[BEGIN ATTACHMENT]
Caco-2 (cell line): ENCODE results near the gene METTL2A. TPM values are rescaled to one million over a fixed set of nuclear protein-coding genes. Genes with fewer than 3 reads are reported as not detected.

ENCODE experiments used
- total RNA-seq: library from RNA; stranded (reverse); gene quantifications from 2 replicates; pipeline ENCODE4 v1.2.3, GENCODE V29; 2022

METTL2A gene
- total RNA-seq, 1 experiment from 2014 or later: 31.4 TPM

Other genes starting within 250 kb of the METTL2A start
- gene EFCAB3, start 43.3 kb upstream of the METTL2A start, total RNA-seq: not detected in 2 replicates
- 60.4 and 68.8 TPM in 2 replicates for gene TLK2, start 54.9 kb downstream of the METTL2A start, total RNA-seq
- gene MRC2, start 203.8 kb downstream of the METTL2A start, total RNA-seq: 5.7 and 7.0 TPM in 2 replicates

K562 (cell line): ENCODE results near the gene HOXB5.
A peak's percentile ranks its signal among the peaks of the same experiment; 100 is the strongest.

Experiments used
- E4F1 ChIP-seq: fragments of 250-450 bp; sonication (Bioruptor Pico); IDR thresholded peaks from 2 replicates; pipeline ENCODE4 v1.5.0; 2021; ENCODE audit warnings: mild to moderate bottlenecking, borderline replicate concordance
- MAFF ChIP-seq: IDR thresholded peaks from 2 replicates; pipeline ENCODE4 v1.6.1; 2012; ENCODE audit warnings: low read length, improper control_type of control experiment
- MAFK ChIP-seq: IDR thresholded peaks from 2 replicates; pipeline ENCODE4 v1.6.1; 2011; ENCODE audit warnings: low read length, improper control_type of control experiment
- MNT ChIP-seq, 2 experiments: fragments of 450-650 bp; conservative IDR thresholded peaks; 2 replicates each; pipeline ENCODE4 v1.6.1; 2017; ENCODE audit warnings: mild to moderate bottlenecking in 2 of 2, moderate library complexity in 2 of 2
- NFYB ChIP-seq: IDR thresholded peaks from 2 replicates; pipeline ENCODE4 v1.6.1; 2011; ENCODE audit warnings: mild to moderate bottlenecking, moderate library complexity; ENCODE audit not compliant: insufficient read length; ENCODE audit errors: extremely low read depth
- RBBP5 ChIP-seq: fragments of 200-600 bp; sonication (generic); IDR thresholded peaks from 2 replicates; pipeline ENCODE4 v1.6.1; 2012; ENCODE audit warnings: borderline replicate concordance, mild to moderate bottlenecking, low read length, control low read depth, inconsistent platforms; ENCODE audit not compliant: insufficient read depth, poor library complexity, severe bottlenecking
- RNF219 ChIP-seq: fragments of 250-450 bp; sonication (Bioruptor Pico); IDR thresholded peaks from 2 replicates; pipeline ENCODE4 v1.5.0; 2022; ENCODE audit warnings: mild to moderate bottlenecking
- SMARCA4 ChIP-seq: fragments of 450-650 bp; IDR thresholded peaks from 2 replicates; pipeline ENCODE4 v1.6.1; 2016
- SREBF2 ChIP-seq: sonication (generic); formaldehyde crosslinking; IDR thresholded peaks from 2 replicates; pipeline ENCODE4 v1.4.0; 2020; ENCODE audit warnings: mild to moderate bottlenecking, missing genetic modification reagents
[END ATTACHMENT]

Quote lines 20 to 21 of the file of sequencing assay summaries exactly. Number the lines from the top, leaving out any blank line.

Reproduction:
- SMARCA4 ChIP-seq: fragments of 450-650 bp; IDR thresholded peaks from 2 replicates; pipeline ENCODE4 v1.6.1; 2016
- SREBF2 ChIP-seq: sonication (generic); formaldehyde crosslinking; IDR thresholded peaks from 2 replicates; pipeline ENCODE4 v1.4.0; 2020; ENCODE audit warnings: mild to moderate bottlenecking, missing genetic modification reagents